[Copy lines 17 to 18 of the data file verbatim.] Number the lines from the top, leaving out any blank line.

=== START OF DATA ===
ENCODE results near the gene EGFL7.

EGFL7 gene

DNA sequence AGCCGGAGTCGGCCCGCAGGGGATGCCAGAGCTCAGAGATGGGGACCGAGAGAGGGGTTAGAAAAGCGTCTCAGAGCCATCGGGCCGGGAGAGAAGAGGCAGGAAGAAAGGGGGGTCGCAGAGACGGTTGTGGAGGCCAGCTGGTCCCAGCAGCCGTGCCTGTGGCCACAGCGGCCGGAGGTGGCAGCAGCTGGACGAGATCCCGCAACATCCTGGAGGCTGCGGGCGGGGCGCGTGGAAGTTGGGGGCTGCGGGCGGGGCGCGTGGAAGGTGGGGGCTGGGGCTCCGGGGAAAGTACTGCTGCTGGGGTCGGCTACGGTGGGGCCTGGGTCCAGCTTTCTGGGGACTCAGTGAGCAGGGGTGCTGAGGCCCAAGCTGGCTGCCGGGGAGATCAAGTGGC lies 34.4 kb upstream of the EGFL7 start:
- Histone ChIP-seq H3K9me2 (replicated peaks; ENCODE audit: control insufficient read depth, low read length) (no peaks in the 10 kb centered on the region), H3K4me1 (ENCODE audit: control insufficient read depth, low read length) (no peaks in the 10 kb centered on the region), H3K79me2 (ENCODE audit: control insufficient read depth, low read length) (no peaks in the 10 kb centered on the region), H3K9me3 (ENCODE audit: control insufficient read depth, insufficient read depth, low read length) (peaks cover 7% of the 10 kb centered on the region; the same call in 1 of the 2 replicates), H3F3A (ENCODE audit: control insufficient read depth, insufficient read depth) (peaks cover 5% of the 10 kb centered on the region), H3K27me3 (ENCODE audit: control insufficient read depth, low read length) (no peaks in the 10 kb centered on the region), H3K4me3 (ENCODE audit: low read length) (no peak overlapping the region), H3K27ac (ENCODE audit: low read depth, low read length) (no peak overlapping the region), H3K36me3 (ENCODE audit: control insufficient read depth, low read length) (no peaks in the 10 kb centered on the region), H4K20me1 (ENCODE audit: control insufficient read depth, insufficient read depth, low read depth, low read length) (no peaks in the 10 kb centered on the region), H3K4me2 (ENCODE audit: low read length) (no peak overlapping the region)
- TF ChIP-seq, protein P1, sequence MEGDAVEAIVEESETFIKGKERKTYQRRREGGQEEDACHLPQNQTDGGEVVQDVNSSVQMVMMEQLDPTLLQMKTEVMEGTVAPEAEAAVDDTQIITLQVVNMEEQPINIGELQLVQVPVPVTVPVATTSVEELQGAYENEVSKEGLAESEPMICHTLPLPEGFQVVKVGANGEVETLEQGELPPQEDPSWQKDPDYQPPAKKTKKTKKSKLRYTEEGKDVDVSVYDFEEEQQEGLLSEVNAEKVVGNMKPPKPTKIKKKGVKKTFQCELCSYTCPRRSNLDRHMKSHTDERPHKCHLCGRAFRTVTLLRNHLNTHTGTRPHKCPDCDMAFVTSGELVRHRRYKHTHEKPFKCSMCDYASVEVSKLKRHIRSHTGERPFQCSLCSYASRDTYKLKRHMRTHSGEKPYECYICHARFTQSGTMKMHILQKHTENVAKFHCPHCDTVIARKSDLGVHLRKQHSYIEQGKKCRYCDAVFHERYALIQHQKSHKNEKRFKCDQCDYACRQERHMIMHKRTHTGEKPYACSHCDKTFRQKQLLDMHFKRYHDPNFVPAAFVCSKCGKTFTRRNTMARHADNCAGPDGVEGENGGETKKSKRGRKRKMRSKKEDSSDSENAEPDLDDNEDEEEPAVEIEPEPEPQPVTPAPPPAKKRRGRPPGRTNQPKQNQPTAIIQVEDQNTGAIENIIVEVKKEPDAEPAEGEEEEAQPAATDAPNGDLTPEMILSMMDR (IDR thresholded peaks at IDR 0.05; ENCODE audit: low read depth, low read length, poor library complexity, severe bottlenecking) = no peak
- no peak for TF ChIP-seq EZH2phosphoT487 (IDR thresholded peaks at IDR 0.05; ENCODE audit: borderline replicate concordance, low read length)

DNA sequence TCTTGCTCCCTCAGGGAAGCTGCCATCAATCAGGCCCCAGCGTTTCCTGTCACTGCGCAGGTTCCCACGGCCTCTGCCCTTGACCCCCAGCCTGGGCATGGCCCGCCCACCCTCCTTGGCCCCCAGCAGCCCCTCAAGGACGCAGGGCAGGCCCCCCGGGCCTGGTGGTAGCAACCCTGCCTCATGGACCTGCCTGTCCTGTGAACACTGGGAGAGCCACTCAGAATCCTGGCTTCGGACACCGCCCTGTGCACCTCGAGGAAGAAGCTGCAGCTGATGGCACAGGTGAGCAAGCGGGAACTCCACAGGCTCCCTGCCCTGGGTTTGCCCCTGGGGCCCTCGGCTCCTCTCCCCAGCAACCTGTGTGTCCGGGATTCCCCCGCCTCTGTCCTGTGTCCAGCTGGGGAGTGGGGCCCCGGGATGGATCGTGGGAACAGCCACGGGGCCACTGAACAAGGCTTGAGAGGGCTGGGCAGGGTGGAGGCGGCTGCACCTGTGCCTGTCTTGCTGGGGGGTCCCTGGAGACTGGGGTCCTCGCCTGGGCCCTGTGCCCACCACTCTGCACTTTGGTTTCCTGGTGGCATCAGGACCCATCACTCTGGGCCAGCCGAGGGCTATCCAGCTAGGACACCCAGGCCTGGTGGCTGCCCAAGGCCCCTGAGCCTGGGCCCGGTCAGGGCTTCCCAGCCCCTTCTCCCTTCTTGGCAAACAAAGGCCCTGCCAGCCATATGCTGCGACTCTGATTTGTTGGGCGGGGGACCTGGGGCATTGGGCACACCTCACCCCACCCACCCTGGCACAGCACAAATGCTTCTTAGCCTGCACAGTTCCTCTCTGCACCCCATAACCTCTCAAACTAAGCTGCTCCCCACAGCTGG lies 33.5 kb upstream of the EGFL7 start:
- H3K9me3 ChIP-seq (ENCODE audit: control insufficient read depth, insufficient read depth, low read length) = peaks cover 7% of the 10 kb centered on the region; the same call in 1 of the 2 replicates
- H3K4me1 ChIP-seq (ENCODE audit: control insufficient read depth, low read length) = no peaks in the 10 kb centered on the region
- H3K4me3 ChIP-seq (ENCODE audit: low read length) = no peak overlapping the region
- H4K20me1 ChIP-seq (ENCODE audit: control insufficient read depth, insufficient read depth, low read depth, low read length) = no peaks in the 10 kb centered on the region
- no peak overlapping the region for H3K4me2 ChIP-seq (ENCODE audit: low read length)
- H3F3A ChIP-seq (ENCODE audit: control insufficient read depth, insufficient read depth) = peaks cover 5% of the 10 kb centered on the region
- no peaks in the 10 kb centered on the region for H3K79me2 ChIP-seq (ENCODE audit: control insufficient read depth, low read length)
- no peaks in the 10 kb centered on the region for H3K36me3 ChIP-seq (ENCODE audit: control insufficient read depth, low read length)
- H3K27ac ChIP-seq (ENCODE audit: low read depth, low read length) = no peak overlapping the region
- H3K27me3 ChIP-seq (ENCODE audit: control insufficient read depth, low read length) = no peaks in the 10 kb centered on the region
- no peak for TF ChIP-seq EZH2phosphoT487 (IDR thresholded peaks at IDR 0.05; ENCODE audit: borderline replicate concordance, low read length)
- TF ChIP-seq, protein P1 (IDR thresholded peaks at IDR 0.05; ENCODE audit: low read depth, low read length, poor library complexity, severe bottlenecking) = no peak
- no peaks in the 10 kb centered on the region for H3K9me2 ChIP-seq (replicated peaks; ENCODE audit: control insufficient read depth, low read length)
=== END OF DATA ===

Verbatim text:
- H3K27me3 ChIP-seq (ENCODE audit: control insufficient read depth, low read length) = no peaks in the 10 kb centered on the region
- no peak for TF ChIP-seq EZH2phosphoT487 (IDR thresholded peaks at IDR 0.05; ENCODE audit: borderline replicate concordance, low read length)